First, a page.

Blackwell Arts & Crafts House

Zoe Dawes's picture

The graceful sweep of a casement stay outlined against the winter’s sky is what I think of when asked what is special about Blackwell Arts & Crafts House  … and what is a casement stay? It’s the arm that keeps the window open – an everyday object that we all take for granted … except that here it is a “thing of beauty and a joy forever”.  No photo – you will have to go there yourself to see it – and the many other lovely things that the treasure trove of Blackwell will share with you.


Blackwell House


 “Have nothing in your house that you do not know to be useful, or believe to be beautiful” – thus spake William Morris, one of the founders of the Arts and Crafts Movement.  Blackwell is a wonderful illustration of this philosophy taken to its ultimate expression in architecture, furniture and art work.  The Main Hall is reminiscent of a medieval banqueting hall with its huge fireplace, inglenook window and overhanging Minstrels Gallery.  The contrast between this room and the bright and airy White Drawing room is made all the more impressive by the journey one takes to get from one room to another.


Baillie Scott’s design echoes another of the Arts & Crafts movement founders, John Ruskin, who said “Good art flows from the craftsmen who create it.”  Each of the many rooms has its own distinct personality and there is an artistic gem wherever you turn; a leaf-shaped door handle, a curvaceous lamp standard, a rowan-berry wall frieze, an elegant flower glowing iridescently in exquisite stained glass… The furniture is either original or in keeping with the Arts & Design ethos of that period – the house was built between 1898-1900.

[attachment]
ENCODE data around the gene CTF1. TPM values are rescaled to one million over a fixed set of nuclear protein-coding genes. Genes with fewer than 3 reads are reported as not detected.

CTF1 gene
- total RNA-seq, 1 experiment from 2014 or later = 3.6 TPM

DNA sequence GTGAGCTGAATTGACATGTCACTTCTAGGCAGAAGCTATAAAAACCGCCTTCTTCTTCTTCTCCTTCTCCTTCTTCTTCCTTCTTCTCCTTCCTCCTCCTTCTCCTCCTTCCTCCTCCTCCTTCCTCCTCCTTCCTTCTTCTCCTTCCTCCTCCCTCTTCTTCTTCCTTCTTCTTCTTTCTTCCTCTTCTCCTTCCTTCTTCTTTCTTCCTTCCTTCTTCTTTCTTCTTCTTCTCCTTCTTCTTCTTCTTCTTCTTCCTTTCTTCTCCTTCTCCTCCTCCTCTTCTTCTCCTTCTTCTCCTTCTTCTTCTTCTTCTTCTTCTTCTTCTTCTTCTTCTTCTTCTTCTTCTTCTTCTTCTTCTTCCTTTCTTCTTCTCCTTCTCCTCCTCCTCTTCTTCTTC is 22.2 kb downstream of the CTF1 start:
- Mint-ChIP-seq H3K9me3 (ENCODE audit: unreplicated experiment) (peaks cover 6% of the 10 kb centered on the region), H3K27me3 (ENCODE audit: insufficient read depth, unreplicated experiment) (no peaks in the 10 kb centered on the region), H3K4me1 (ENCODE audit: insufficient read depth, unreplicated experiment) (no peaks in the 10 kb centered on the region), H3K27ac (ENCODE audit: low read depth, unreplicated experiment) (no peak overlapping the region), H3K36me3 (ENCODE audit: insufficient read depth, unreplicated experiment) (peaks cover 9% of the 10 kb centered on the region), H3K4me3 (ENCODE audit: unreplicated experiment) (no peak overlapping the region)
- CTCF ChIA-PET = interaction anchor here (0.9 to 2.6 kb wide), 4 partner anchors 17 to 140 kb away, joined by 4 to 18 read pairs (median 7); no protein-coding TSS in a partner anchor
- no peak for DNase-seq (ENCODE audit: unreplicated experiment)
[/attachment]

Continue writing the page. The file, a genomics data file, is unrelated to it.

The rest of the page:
Blackwell House Rowan Berry

Blackwell House Rowan Berry


Blackwell offers more than most historic houses; several of its first floor rooms have been adapted for use as galleries, and exhibitions are held throughout the year. The Gallery Rooms show contemporary work by established as well as emerging craft-makers and often display historical exhibitions that explore different aspects of the Arts & Crafts Movement. On my latest visit photographs from the Royal Collection at Windsor Castle were showcased alongside a small but perfectly-formed collection of Lake District Photography artefacts and pictures.


And of course, after you have had your fill of the architecture and history what could be better than a tasty baguette, a delicious pastry, a scrumptious scone and a refreshing cuppa at the Blackwell café – and if the sun is shining you can sit on the terrace overlooking England’s longest lake, Windermere.


It’s Blackwell’s 10th Birthday so there are plenty of great exhibitions and events planned throughout the year – more details here The house is open all year round.  Further information on Blackwell and the Lakeland Arts Trust

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Zoe Dawes is the Quirky Traveller Editor for Wandering Educators.

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